SINGAPORE--Local real-estate agency HSR International Realtors is "going Google" to achieve better cost savings and business agility, and deliver relevant information in a timely fashion to its mobile sales staff.
HSR CEO Patrick Liew said that its existing Linux-based Hmail e-mail system was installed based on client-server arrangements, which makes rapid deployment and maintenance of the platform costly and cumbersome for the company's growth. Hmail, for instance, limits the number of employees who can access the server for their e-mail accounts to ensure the performance of the system is not compromised, he noted.
The company, he added, spent S$300,000 (US$234,000) just to buy servers and other equipment during the initial set-up and would spend the same amount annually for maintaining and upgrading the e-mail platform's existing functionalities. Liew was speaking to ZDNet Asia on the sidelines of a media briefing Wednesday to announce HSR's migration to Google Apps.
Comparatively, the US$50 per seat pricing for Google's e-mail and productivity suite for its 2,700 sales staff would offer cost savings of "some half a million dollars annually", Liew said. The contract for these services would last for a year and will be reviewed and renewed accordingly, he added.
The company also signed up for Google's Postini data storage service to store its agents' correspondences with clients for three years in accordance with recent regulatory changes imposed by the Council of Estate Agencies, the CEO said.
"Cost savings aside, our deployment of Google Apps will allow us to utilize the latest apps in the marketplace and scale out to other regional markets rapidly should we choose to expand our business," said Liew.
According to him, most of the HSR sales team were already familiar with Google's Web-based Gmail client and have personal accounts. This was a key consideration for the management team when it decided to migrate to Google's platform, he revealed.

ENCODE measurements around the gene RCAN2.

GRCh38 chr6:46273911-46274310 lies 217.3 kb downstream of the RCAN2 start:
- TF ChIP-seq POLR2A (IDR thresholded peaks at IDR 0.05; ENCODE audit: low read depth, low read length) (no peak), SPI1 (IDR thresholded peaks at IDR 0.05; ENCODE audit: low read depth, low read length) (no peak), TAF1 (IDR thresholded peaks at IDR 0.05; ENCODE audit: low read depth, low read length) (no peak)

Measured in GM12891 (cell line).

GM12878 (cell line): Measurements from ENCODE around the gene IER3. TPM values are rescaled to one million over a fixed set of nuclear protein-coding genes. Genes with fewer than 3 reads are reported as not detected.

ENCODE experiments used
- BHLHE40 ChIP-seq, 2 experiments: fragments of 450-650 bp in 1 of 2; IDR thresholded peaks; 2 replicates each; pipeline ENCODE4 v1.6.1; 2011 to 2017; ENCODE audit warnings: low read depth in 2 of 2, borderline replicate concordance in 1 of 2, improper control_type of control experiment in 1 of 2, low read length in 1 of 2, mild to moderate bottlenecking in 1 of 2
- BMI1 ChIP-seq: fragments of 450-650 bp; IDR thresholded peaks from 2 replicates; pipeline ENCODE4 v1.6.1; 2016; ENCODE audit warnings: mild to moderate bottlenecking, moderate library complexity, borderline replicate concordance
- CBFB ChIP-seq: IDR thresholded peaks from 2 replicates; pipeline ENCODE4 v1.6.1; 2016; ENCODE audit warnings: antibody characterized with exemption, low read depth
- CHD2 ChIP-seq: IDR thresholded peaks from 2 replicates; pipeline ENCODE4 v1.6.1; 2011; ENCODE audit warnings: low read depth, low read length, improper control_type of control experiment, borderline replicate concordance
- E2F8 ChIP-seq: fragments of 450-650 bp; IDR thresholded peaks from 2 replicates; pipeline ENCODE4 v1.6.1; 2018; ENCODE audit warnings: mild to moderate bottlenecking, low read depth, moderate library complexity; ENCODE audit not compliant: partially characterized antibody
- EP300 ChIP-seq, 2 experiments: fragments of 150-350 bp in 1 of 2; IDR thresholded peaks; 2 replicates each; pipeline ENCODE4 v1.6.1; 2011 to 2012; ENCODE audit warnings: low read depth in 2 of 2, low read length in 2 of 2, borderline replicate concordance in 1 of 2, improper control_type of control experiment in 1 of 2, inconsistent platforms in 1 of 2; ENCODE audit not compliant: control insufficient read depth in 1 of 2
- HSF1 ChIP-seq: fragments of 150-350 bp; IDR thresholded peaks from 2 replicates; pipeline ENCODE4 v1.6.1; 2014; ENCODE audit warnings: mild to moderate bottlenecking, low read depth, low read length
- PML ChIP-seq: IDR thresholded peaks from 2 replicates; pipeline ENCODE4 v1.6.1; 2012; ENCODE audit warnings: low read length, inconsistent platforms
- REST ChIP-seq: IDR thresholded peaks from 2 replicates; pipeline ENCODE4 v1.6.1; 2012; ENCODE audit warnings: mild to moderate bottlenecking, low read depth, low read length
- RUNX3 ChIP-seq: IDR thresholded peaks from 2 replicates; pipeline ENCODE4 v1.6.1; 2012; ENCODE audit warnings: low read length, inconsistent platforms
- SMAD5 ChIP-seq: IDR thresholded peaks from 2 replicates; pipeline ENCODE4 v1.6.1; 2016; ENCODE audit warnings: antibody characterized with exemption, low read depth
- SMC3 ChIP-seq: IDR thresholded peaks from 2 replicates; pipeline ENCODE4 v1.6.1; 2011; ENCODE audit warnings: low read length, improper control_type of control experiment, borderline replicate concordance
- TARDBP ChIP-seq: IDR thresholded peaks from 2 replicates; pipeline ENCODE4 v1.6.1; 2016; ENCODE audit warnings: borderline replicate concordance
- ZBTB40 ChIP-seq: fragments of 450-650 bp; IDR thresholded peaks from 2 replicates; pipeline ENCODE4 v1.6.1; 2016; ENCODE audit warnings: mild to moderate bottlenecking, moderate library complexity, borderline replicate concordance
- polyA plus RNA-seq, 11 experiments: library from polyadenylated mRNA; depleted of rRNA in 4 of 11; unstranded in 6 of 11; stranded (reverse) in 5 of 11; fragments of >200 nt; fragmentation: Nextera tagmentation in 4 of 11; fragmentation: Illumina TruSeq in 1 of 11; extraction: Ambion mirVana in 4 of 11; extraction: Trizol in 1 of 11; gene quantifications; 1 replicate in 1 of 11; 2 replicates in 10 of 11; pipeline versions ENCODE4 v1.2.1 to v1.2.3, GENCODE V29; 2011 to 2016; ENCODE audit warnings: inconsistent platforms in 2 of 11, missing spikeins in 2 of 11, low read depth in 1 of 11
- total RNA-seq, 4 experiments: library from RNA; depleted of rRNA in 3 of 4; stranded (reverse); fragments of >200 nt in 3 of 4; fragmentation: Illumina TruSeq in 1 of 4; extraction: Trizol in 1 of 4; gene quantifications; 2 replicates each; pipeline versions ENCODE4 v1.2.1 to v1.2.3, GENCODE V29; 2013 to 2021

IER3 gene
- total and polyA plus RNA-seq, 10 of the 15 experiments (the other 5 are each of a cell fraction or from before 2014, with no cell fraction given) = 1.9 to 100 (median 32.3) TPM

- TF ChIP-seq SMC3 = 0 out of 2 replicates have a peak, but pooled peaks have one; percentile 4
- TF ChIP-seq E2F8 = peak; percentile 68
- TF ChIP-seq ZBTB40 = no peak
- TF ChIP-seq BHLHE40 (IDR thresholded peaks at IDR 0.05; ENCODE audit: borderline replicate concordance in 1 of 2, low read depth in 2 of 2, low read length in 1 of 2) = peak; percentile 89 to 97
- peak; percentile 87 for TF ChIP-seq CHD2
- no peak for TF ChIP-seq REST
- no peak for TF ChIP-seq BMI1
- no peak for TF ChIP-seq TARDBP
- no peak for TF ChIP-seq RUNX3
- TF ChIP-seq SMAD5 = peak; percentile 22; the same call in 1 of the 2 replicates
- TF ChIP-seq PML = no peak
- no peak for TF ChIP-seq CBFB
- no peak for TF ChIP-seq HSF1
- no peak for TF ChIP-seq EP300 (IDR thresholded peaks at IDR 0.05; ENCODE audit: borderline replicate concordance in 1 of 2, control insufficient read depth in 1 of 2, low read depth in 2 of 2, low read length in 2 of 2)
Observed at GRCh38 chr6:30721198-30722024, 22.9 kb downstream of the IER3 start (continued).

Asked how much support Google is providing during the initial phase of deployment and beyond, the CEO said that the search giant has been "very supportive". Besides providing training for its internal IT team, it had also stationed Google staff on-premise to aid with the transition, which is projected to be completed by Feb. 21, he noted.
That said, he pointed out that "expectations must be managed". HSR, for one, is not expecting Google, or its authorized reseller PointStar which assisted with HSR's migration, to support future app deployments that are internally developed or purchased off Google's App Marketplace, he stated.
Google-Microsoft rivalry intensifies
For two U.S. companies however, lack of product support from Google had been a bugbear, according to a Valentine's Day-themed blog post by Tom Rizzo, senior director of Microsoft Online Services. He cited insurance company Bradshaw & Weil as one disgruntled Google Apps user that had since reverted to Microsoft's services.
Sharing its experience, Bradshaw & Weil said in the post: "I wanted to switch to cloud-based services, to help me back up my data, recover from any failures, and reduce my need for on-site software, hardware and management. "I also wanted to use push technology and over-the-air synchronization between Microsoft Office Outlook and wireless devices.
"You said you'd be there for me but you let me down."
Recruiting firm BridgeView IT was the other disgruntled customer, according to Rizzo's post. It stated: "I admit I was attracted to Google Docs online document sharing and Google Talk instant messaging. Your price really caught my eye too."
"However, in the short time we've been together, I realized I needed more support," BridgeView continued. "Now that I'm with Microsoft, I can get a live person on the phone in my time of need. It really is true, communication is so important to a good relationship."
In a separate blog post, an existing Google Apps customer, Appirio, came out in defense of the product. Responding to an interview that Microsoft's Rizzo did with technology news site ComputerWorld last November, in which he said Google scans and keeps user data since it is "trying to sell ads", the cloud vendor refuted his observation.
Appirio said in its blog: "Google's advertising-supported e-mail service…is different from their enterprise business. Companies that have 'gone Google' say that Google Apps is more reliable and more secure than the on-premise systems that they're moving from."
Google's rate of innovation with its Apps portfolio, Appirio added, proves it is investing in and serious about the enterprise.
The verbal mudslinging between both companies is intensifying as Google encroaches into Redmond's two main cash cow products--Windows OS and Office--with Google Apps as well as its Android and upcoming Chrome OSes.
Analysts ZDNet Asia spoke to earlier this month observed that Microsoft is doing well to fend off business rivals.